Ever believed that a dish could change the notes and symphonies can change according ti the taste of a dish? Well, the Professor at Berklee College of Music asks his students to compose music after a dish. A composer himself, Ben Houge wants to shoe people that music can make meals meaningful.
Houge’s vision is of a whole new generation of musicians who will study how music can magnify the taste, texture and temperature of the dish. He himself has composed music by scoring video games and believes that if music can transform an image and make it evoke a happy or a nostalgic feeling then it can do the same for food.
Elliot Burleson, the executive chef of Berklee’s dining hall, prepared two soups – white gazpacho and ginger carrot soup with tarragon crème fraiche. Houge described the flavours to his students as due to the crème fraiche, the carrot soup flavour stayed longer on the palate. Gazpacho on the other hand faded quicker. He asked his students to compose music that reflected the intensity of the flavours of the soups.
Houge explained to FOOD & WINE, “There was a bloom to the ginger over time. People were interested in the cream, because it lingered on the palate. [The students] composed lower frequency music with warmer tones.” He has also been collaborating with the Boston Symphony Orchestra and chefs like Jason Bond of Cambridge’s Bondir to create “food operas”. He once scored a frothy asparagus foam and paired it with sounds of wind chimes to represent the popping bubbles in the foam.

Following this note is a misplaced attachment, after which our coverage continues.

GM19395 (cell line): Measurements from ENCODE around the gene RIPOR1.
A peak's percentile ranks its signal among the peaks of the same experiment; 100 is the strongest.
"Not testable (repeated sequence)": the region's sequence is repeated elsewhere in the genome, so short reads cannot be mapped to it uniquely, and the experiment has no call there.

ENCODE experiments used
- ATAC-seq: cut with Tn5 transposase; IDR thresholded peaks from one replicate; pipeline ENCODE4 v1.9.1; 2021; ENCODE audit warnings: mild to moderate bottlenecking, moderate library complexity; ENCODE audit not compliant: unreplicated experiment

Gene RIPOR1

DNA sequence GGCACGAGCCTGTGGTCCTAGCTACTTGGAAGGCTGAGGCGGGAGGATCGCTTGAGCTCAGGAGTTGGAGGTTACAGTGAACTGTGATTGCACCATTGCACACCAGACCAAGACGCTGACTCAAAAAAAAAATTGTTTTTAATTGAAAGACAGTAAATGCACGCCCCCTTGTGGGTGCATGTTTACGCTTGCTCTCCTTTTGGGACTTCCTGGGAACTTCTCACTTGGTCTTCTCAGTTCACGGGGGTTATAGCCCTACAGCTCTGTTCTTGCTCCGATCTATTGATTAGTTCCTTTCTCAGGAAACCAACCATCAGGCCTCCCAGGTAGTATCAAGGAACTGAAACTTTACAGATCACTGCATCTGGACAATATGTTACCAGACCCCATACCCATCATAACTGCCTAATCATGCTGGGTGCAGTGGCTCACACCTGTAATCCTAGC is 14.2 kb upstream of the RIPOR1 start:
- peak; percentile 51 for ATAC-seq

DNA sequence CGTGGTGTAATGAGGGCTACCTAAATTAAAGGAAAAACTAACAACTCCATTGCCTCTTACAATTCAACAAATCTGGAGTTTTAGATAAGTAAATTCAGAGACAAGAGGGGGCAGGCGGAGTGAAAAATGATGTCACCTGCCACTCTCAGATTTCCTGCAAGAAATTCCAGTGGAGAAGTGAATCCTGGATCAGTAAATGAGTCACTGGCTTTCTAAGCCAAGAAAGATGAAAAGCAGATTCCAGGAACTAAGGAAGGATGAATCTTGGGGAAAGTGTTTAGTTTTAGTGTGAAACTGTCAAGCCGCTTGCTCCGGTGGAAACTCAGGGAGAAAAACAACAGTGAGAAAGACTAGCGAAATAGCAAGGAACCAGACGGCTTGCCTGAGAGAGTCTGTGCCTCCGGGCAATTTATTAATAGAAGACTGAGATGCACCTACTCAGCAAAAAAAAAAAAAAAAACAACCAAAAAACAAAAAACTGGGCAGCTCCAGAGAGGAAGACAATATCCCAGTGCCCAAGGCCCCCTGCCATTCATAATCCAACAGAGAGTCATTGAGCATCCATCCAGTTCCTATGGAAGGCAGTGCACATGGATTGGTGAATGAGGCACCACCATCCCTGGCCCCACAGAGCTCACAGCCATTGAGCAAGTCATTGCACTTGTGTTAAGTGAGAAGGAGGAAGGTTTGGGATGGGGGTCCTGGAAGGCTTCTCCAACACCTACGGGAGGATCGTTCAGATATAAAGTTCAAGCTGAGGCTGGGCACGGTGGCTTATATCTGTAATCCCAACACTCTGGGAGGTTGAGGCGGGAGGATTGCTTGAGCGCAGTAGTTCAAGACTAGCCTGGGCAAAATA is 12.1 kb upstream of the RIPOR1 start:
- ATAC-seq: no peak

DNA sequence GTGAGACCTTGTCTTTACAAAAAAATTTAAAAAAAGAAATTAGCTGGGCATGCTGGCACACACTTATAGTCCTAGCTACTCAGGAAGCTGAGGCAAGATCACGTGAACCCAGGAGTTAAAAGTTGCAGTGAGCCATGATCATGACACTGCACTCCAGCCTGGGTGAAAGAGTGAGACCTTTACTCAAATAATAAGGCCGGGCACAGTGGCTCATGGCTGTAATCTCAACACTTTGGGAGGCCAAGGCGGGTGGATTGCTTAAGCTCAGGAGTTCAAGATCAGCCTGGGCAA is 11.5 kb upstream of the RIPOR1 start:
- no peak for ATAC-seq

He also has a setup with Bondir where the customers will be given iPads or speakers controlled by him as he changes the song pairing it with every course. Houge told FOOD & WINE “In the class as well in the events with chefs, music and food together, it helps people focus. The music can suggest different ways to think about the dining experience. It gets people to pay attention.”